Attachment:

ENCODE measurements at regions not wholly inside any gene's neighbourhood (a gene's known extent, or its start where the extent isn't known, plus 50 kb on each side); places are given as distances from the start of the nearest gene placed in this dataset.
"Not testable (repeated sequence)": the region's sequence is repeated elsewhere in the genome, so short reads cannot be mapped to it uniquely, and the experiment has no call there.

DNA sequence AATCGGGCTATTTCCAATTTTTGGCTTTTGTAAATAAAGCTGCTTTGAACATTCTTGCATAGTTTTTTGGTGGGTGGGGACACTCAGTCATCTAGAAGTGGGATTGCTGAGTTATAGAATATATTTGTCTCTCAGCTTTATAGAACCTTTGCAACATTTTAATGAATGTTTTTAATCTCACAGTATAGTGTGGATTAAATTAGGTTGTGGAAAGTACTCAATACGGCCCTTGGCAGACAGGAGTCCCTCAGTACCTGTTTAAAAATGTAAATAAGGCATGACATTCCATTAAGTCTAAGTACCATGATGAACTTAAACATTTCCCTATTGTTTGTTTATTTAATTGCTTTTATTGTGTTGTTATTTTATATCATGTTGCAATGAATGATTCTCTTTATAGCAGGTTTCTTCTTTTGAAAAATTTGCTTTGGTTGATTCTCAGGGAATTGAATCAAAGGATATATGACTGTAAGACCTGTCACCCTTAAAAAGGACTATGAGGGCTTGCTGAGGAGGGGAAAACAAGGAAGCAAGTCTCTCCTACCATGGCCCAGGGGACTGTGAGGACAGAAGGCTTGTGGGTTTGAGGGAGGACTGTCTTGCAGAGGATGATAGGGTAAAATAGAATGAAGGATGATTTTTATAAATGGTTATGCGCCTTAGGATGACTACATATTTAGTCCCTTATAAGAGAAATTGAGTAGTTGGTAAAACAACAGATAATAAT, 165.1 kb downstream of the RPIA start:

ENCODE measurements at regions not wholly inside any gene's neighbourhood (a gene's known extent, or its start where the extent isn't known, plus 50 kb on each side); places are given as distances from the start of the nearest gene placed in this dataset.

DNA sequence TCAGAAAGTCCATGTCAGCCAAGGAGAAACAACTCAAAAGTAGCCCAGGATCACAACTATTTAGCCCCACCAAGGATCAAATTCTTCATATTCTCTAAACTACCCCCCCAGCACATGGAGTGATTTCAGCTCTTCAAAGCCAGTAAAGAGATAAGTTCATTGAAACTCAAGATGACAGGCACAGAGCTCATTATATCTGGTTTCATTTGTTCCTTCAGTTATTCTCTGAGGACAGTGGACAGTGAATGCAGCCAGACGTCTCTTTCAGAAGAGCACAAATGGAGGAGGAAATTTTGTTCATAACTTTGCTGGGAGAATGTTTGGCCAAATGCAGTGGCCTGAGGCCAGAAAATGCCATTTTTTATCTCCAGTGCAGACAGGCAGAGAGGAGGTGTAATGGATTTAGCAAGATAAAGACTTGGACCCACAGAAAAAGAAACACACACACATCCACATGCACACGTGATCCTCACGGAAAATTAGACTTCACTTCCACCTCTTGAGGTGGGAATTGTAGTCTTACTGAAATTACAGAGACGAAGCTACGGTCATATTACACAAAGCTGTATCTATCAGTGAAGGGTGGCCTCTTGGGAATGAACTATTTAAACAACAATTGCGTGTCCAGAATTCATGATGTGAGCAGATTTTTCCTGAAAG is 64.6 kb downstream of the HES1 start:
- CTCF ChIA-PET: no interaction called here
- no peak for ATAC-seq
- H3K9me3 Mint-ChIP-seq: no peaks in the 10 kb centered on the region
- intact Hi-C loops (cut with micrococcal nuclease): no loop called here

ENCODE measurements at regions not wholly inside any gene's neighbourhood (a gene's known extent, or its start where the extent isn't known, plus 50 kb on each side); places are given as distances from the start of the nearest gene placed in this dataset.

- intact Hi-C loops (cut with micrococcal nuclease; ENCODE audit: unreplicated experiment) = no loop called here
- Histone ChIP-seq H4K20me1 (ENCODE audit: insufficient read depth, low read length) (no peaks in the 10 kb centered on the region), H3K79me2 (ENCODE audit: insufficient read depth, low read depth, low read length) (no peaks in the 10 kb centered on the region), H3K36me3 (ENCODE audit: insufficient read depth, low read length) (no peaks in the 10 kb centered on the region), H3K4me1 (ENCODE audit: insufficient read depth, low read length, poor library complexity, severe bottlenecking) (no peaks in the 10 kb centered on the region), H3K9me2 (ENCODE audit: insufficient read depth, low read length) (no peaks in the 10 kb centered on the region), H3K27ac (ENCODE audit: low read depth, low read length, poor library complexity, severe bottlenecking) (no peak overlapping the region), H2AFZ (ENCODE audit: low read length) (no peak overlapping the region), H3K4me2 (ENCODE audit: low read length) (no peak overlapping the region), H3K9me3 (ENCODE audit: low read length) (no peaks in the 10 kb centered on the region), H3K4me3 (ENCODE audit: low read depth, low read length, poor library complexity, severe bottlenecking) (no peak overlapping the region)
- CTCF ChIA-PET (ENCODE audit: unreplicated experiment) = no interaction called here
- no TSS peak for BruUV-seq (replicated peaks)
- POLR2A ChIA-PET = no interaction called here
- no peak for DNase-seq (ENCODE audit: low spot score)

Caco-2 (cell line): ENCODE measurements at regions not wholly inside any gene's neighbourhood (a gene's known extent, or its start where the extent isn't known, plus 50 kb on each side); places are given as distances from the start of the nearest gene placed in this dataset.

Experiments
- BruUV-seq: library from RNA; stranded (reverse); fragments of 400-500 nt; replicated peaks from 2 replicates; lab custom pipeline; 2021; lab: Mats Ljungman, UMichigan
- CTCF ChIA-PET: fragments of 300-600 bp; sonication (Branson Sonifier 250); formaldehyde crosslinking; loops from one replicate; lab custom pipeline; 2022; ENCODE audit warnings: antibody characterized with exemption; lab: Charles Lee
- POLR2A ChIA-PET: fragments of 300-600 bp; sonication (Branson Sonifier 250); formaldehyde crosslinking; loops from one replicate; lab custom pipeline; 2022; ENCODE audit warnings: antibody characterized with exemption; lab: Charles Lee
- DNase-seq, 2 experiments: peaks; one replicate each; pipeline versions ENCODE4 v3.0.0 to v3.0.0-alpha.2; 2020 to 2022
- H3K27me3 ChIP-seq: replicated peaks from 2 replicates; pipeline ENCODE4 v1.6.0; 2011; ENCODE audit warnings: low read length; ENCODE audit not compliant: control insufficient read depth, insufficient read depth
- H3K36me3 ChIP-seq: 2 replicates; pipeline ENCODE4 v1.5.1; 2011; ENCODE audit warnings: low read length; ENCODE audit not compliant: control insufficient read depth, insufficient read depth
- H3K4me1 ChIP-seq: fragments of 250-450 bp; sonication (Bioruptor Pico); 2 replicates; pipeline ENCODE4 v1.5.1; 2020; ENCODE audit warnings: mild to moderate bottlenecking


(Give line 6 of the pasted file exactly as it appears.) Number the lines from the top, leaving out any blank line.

- CTCF ChIA-PET: no interaction called here